After returning from another 24 hour road trip to Columbus, where I saw the Ohio State Buckeyes be renamed the Ohio State Chokers, it is time for settling down a bit. I love traveling but I am clearly tired of suitcases, airports, transfers, airport lines, airport food, incompetent airlines and uncomfortable seats. I will be spending some more time devoting myself to my current life in LA, my MBA and my future. OK, maybe there will be a couple of trips to Vegas in about a month or so...
|W|P|112630856722906637|W|P|Business Ethics Exposed|W|P|9/09/2005 06:28:00 AM|W|P|BRAFury|W|P|My mom always told me that Columbus was indeed, a city in transit meaning that most people when they come here, they are really setting up for something bigger. I understood where she came from (people go there to get a degree, then go somewhere else) but I always thought that a long lasting white picket fence life in C-Bus was more than a reality.
Maybe for a few, mostly people that grew up here. My friends Michelle and Luke are the only ones that returned to Columbus to live (after moving somewhere else, let me say). On the other hand, I cannot count the people that I saw leave the fast growing Midwestern city...
Take the Brazilian Boys, for example. One by one, this group of Brazilians hiding in Columbus are leaving faster than the evacuees of New Orleans (and was that fast enough?). First it was White Mouse, then me and now Martin leaves for Germany.
Truth is, Columbus is a great place to live, don't get me wrong. But there are another thousands of place a little bit better... DC, Malibu and Germany just happen to be a few of them.|W|P|112627334877820014|W|P|One by One: They are Falling like Flies|W|P|9/08/2005 09:37:00 PM|W|P|BRAFury|W|P|
As we were driving back we grew more confident about finding our treasure. The only turn off for us was the fact that the sun was setting behind the beautiful mountains of Eastern California and the night approached rapidly, which in my eyes, made our already impossible mission a bit more impossible. Daniel was confident that we were to find the spot we pulled over. I, in the other hand, found it hard to believe that our only clues, a blown tire I had to dodge and the type of asphalt on the side of the road we sort of remembered were gonna be enough to nail the spot.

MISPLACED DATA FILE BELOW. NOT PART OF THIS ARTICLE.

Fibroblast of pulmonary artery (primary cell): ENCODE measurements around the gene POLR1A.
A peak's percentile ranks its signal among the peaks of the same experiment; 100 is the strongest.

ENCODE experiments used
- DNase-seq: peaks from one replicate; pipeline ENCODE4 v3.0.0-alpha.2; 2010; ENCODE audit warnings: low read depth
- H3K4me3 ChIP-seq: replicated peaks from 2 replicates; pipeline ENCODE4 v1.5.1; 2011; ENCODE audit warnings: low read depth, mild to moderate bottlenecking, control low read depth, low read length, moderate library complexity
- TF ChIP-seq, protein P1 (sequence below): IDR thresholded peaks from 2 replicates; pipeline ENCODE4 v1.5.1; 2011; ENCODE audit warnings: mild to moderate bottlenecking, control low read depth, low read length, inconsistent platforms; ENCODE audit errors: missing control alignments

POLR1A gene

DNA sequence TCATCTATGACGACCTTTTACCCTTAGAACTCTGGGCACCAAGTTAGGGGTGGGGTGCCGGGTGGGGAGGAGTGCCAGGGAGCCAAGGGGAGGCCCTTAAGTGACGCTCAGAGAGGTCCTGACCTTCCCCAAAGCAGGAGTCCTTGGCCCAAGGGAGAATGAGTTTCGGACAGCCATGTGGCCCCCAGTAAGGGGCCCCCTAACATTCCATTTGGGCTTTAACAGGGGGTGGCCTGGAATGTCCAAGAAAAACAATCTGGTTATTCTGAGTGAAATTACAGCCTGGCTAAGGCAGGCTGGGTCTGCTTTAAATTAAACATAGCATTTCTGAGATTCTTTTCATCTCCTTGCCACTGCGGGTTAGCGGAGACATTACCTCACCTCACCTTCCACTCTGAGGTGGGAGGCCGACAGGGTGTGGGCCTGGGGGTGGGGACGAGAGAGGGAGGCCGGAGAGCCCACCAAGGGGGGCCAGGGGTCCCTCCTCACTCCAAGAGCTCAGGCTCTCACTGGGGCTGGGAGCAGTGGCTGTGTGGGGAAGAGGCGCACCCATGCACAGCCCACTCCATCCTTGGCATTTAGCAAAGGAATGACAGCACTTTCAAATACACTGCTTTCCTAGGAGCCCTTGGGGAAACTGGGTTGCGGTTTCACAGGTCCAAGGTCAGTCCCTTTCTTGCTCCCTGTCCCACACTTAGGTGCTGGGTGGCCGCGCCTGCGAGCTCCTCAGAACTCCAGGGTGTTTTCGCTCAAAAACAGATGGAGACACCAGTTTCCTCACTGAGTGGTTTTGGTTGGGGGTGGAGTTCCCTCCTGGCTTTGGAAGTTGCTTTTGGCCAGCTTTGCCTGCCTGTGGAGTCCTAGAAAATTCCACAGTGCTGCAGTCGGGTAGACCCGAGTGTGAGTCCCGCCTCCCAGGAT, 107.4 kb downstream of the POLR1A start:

Following a frustrated attempt (wrong tire), we continued down I-15 (now once again heading towards Vegas) until we passed this tire in this spot on the top of a hill and almost instantaneously, our intuition senses kicked up a notch and we knew that we had at least found the spot. After pulling over (about 50 yards passed the tire) we both went towards the rubbery object, carefully examining the ground, using the incoming traffic's headlights to search the ground... The rest my friends, the rest is history. We had done the unthinkable. We were once again, on the road, passing the Zzyzx Rd. exit on our way to what I believe to be the most vivid example of capitalism that this country will ever have.
Stay tuned for my concluding remarks...
|W|P|112597349983260114|W|P|Treasure Hunters|W|P|9/07/2005 03:25:00 PM|W|P|BRAFury|W|P|Following a practical test where we used a cigarette pack to simulate the wallet's path on the top of my car (when we retract the roof back and forth) , we came to the realization that the wallet traveled with us until we pulled over to close the hardtop somewhere near Zzyzx Rd. At that point, we both came to an epiphany that the wallet was somewhere on I-15, around where we pulled over to protect ourselves from the blazing sun. Up until the moment, the wallet, believe or not had been stored on the trunk of the car(where the retracted hard top rests) thanks to some clever and most likely unintentional German engineering.
At that point I saw our chances of finding the wallet reduced to .00001%. Daniel believed in the idea that we could go back 100 miles, find the exact spot we pulled over and search for a 4 x6" black wallet in the dark, in the middle of a very busy road with cars droving in the opposite direction dangerously close to my brand new US$ 57,000 car and our very fragile bodies. Mission Impossible? Think again...
TBC...|W|P|112613309289833191|W|P|The Test|W|P|9/07/2005 12:11:00 AM|W|P|BRAFury|W|P| I-15, in the heart of the Mojave Desert
Continued from Zzyzx Rd.
From that moment on after we acknowledged the wallet was not in our possession, we knew that our weekend was basically over and that without that wallet, there was not much more left for us to do other than drive another 4 hours back to Los Angeles. Our only real chance was to find that wallet wherever it was. Daniel knew he'd used the wallet last at a Starbucks in Barstow, CA and our first idea was to call the place and see if they had the wallet which they did not.
Minutes later, Daniel ruled out the Starbucks idea as he realized he had rested his wallet on the top of my car's retractable roof while looking for a trash can (there was this perfect square surrounded by dust marking the spot where the wallet had been which totally supported our theory). The only problem was that the barista at Starbucks did not see a wallet at the parking lot. Maybe someone on their way to Vegas saw a wallet with 600 bucks in the parking lot and figured his or her luck started even before hitting the casinos.
TO BE CONTINUED|W|P|112607830112901655|W|P|Crisis Management|W|P|9/05/2005 07:06:00 PM|W|P|BRAFury|W|P|One hundred miles away from Las Vegas in the heart of the Mojave Desert, there is this exit, off I-15 named Zzyzx Rd. This is the spot I am writing from as I think about this weekend's highlights (and dread the massive amount of traffic ahead of me) . This would be just another exit on the road if it didn't mark the scenario of one of the most unbelievable experiences of my life.
On our way to Sin City, Daniel and I joked and made plans for the upcoming weekend. Nothing really could spoil our moods at that point, except maybe the fact that Daniel's wallet would turn out missing once we were to park the SLK at the Montecarlo.
TO BE CONTINUED...|W|P|112607706931585460|W|P|Zzyzx Rd.|W|P|